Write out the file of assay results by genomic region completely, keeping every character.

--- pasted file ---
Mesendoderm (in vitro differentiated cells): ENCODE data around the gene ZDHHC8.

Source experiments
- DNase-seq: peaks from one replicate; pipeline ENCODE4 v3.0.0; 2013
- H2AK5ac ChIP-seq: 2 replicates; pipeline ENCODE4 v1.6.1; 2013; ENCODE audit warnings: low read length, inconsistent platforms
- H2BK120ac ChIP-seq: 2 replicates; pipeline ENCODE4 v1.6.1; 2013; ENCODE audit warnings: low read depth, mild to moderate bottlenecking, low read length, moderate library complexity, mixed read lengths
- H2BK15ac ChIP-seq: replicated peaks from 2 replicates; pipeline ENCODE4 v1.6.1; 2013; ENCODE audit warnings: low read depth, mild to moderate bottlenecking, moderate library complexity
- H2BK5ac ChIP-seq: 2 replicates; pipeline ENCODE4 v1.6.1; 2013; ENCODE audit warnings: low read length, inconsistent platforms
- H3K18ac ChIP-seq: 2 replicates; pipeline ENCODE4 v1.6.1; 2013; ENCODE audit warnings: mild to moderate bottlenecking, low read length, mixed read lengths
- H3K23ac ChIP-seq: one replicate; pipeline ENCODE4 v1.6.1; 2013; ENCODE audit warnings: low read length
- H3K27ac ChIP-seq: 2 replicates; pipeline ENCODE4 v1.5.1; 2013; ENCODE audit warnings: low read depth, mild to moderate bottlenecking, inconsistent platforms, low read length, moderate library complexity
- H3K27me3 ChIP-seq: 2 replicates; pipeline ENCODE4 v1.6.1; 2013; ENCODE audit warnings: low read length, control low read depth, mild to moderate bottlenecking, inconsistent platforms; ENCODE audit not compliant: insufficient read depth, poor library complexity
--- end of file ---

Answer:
Mesendoderm (in vitro differentiated cells): ENCODE data around the gene ZDHHC8.

Source experiments
- DNase-seq: peaks from one replicate; pipeline ENCODE4 v3.0.0; 2013
- H2AK5ac ChIP-seq: 2 replicates; pipeline ENCODE4 v1.6.1; 2013; ENCODE audit warnings: low read length, inconsistent platforms
- H2BK120ac ChIP-seq: 2 replicates; pipeline ENCODE4 v1.6.1; 2013; ENCODE audit warnings: low read depth, mild to moderate bottlenecking, low read length, moderate library complexity, mixed read lengths
- H2BK15ac ChIP-seq: replicated peaks from 2 replicates; pipeline ENCODE4 v1.6.1; 2013; ENCODE audit warnings: low read depth, mild to moderate bottlenecking, moderate library complexity
- H2BK5ac ChIP-seq: 2 replicates; pipeline ENCODE4 v1.6.1; 2013; ENCODE audit warnings: low read length, inconsistent platforms
- H3K18ac ChIP-seq: 2 replicates; pipeline ENCODE4 v1.6.1; 2013; ENCODE audit warnings: mild to moderate bottlenecking, low read length, mixed read lengths
- H3K23ac ChIP-seq: one replicate; pipeline ENCODE4 v1.6.1; 2013; ENCODE audit warnings: low read length
- H3K27ac ChIP-seq: 2 replicates; pipeline ENCODE4 v1.5.1; 2013; ENCODE audit warnings: low read depth, mild to moderate bottlenecking, inconsistent platforms, low read length, moderate library complexity
- H3K27me3 ChIP-seq: 2 replicates; pipeline ENCODE4 v1.6.1; 2013; ENCODE audit warnings: low read length, control low read depth, mild to moderate bottlenecking, inconsistent platforms; ENCODE audit not compliant: insufficient read depth, poor library complexity